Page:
It comes amid reports of house buyers queueing overnight to purchase homes in Carlow over the weekend. The Irish Times reports that more than 30 people queued in bitter weather to better their chances of getting a home among the 18 new properties in Castle Oaks estate in Carlow town, with the houses coming on to the market on Saturday morning. Auctioneer June Doran maintains that the “unprecedented” interest comes from how work has been affected by the coronavirus; working from home has “freed up” people to consider moving beyond Dublin, she says.
According to the REA Average House Price Index, the price of a three-bedroomed semi-detached house in Dublin City rose by 0.5 per cent to €429,333 during the past three months, an annual increase of 0.2 per cent.
The capital’s biggest increases came in South County Dublin where prices rose by over €3,000 to €416,666 – up 0.8 per cent on the second quarter figure.
North County Dublin selling prices rose by a more conservative 0.5 per cent, staying stable in Skerries and Balbriggan but increasing in Swords by an average of €5,000 to €295,000.
The lowest rise was felt in Ireland’s secondary cities – Cork, Limerick and Waterford – which experienced a selling price change of 0.15 per cent to an average of €256,250.
Three bed semis remained static in Cork, Limerick and Waterford cities, but Galway saw quarterly inflation of 0.5 per cent, with selling prices rising €1,500 to €285,000, and any properties with home office potential attracting strong interest from those who wish to locate in the west.
Commuter counties fared less well than Dublin, with three bed semis averaging €247,667 – a 0.3 per cent rise on the Q2 figure of €246,944.
The index concentrates on the actual sale price of Ireland's typical stock home, the three-bed semi, giving a picture of the second-hand property market in towns and cities countrywide.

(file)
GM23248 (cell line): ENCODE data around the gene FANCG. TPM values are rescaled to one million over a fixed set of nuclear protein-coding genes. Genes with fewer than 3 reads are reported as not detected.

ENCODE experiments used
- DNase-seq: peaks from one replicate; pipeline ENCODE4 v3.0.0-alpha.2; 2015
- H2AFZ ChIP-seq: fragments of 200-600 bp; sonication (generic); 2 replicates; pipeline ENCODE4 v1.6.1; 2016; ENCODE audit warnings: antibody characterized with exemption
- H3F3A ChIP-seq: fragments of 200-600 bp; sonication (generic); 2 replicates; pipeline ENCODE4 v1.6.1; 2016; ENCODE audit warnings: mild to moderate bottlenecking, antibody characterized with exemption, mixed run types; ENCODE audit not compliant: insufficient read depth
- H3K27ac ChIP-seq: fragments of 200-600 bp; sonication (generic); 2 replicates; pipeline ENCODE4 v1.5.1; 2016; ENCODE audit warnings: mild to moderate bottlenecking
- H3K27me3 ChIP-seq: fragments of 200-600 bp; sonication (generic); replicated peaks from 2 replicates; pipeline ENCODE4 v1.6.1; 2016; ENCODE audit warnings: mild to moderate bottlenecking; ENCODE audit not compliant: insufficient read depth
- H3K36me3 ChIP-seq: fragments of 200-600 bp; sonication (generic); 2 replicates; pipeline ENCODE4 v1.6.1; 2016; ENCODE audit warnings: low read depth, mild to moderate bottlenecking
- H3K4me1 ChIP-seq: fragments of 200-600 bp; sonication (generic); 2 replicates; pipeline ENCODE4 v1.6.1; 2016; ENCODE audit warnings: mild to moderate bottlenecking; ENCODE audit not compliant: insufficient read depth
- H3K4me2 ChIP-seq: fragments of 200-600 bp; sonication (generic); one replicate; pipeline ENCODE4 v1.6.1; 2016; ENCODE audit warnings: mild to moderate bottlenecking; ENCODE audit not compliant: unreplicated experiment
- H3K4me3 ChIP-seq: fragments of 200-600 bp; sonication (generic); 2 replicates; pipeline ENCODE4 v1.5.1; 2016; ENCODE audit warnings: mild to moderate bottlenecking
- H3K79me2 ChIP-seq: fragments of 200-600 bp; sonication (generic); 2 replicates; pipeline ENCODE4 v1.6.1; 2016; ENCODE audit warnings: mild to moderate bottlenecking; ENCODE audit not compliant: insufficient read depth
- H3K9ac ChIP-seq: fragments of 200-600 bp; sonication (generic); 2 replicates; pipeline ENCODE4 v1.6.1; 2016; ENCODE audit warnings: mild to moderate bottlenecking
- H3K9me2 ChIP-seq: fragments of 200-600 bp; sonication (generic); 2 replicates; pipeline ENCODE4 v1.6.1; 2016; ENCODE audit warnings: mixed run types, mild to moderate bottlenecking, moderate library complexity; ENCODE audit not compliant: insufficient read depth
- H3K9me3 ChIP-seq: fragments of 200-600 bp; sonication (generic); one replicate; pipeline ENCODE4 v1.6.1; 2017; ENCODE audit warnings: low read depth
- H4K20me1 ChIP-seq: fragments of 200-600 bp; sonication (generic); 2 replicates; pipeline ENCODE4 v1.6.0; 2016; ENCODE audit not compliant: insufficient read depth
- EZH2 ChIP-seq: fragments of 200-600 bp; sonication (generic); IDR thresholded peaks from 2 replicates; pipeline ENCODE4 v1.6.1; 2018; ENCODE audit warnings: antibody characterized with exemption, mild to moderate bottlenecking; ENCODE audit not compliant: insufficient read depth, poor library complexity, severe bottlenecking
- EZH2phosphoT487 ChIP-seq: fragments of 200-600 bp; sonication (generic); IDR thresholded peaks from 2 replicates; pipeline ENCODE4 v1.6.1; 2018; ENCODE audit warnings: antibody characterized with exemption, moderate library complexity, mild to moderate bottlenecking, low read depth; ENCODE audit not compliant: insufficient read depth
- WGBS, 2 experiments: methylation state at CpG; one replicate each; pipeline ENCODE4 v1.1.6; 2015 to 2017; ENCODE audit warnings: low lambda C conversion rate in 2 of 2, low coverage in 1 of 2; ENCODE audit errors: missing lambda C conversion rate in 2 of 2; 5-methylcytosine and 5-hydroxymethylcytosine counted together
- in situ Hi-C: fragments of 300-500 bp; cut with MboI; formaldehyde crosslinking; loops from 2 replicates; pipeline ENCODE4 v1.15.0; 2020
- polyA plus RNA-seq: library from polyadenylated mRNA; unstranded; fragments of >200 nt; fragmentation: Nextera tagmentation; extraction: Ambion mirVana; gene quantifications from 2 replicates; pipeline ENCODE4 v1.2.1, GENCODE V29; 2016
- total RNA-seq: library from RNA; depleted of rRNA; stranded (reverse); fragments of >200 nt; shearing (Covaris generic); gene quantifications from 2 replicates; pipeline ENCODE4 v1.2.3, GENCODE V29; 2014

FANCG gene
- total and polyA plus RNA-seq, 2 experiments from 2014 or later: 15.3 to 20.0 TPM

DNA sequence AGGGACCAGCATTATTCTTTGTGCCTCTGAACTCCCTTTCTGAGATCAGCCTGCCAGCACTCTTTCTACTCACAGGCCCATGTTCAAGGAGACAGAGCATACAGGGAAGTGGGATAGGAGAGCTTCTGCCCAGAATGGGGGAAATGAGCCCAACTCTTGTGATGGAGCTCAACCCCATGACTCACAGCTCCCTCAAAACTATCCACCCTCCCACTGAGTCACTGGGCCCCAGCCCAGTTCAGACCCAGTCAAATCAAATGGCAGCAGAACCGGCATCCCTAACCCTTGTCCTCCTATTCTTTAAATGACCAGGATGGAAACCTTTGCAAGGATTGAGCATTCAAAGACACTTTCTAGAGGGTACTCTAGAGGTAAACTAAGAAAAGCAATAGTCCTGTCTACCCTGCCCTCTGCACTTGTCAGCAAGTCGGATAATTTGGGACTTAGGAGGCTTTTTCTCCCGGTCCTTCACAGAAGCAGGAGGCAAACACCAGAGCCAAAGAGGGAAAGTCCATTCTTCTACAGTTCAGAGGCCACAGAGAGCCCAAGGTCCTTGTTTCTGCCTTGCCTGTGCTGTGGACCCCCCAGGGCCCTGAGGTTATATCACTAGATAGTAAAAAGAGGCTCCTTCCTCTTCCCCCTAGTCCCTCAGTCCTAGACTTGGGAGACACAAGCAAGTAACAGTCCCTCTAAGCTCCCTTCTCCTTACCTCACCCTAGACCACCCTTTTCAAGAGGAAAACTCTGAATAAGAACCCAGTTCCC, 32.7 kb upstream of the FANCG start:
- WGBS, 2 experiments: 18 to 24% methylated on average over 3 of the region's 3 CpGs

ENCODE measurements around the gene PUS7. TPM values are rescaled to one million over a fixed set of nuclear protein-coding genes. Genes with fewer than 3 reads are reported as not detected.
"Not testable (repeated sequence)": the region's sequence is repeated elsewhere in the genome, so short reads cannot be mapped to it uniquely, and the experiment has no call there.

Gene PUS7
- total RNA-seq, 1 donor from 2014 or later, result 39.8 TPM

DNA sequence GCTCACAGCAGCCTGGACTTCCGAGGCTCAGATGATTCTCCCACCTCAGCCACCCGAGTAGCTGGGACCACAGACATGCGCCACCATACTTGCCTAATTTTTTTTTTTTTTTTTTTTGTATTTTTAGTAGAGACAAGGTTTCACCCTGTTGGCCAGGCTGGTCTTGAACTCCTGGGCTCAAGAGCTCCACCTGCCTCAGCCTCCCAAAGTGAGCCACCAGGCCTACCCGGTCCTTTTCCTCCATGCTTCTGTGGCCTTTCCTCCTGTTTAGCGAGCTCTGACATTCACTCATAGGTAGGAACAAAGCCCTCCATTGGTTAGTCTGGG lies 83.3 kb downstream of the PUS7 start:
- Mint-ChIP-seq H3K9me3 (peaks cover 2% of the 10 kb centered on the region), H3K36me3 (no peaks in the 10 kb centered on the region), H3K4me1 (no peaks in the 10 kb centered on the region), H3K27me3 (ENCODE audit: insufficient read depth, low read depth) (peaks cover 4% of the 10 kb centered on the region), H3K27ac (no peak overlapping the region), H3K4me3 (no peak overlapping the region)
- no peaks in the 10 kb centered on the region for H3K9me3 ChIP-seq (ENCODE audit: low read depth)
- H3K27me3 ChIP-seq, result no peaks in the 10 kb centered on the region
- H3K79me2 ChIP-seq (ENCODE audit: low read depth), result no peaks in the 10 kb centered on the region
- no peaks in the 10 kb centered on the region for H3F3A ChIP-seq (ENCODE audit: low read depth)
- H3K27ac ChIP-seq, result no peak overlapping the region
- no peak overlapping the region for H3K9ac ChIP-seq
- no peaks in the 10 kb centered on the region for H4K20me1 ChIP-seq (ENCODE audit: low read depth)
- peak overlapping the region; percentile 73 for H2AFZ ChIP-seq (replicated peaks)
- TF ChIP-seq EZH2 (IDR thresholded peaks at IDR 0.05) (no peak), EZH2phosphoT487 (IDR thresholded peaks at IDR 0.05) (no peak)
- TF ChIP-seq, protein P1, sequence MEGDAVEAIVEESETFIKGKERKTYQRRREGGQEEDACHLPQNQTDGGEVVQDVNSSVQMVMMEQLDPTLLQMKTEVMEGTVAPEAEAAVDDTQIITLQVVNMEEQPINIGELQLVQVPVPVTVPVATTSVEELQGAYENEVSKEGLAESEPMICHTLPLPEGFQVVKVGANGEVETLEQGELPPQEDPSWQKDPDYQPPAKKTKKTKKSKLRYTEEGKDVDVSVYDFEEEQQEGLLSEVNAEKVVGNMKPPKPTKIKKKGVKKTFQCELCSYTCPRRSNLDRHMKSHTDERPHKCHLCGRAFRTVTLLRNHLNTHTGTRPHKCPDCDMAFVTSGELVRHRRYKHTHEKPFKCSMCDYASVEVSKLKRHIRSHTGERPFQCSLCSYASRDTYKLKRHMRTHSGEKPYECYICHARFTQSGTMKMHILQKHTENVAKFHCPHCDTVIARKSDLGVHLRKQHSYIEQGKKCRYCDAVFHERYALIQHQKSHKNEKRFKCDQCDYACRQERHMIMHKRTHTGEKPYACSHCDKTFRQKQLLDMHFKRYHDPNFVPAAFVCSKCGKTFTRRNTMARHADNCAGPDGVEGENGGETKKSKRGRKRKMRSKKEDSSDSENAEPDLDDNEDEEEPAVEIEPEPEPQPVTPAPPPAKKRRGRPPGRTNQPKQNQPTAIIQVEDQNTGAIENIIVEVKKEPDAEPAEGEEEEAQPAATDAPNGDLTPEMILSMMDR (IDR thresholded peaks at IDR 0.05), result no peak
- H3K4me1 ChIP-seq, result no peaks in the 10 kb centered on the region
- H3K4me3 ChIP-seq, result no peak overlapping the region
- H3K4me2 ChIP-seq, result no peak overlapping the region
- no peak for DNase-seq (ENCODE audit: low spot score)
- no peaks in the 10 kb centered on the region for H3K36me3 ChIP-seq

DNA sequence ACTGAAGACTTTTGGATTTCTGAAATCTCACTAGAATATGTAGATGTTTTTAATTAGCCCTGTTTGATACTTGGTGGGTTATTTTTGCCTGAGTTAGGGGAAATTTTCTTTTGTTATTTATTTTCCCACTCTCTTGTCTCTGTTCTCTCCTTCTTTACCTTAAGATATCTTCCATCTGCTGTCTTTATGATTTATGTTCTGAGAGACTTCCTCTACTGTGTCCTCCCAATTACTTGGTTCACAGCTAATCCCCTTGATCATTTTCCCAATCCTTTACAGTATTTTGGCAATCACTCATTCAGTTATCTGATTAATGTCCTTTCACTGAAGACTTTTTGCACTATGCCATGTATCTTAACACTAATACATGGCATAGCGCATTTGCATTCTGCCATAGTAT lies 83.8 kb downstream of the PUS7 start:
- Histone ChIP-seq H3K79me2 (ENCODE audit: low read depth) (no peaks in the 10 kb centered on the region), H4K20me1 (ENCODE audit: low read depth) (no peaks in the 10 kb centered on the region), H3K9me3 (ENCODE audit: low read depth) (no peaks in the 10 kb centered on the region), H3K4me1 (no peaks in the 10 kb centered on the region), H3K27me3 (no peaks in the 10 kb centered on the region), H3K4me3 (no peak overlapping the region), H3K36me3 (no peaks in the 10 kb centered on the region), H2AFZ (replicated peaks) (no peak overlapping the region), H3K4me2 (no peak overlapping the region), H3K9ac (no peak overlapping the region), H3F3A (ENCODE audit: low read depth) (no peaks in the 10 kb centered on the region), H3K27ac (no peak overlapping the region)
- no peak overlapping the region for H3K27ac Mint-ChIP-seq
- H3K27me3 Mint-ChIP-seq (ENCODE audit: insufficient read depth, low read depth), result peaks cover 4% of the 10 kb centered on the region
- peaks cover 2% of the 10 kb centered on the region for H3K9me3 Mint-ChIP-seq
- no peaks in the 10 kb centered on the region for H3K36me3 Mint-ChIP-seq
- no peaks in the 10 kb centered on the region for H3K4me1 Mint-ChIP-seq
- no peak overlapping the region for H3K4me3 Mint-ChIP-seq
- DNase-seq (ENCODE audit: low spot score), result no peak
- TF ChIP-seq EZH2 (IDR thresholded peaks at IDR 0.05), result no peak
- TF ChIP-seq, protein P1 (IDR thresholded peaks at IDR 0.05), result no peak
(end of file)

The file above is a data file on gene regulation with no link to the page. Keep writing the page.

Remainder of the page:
Time to sell
The time it takes to sell the average property fell dramatically in the last three months as people look to head home with the intention of working remotely, according to the Q3 REA Average House Price Index.
Sales are also being driven by buyers chasing a limited supply before their mortgage offers expire, with the average three bed semi now reaching sale agreed after seven weeks across the country – a significant fall from the ten-week average in June.
Speaking about the index, REA spokesperson Barry McDonald said: "Houses are taking an average three weeks less to sell across the country, driven by a combination of low supply and highly-motivated buyers.
“This is a huge shift in market behaviour, and one that we have not experienced in the last decade with almost every agent reporting a substantial drop in the time to reach sale agreed.
“Buyers are more focused, with a higher percentage of bids being made, and in many cases are looking to secure homes before their current mortgage approval runs out.
“They are competing with a definite shortage of stock nationwide, which is concerning our agents. This supply deficit is keeping prices buoyant and applying upward pressure in some cases."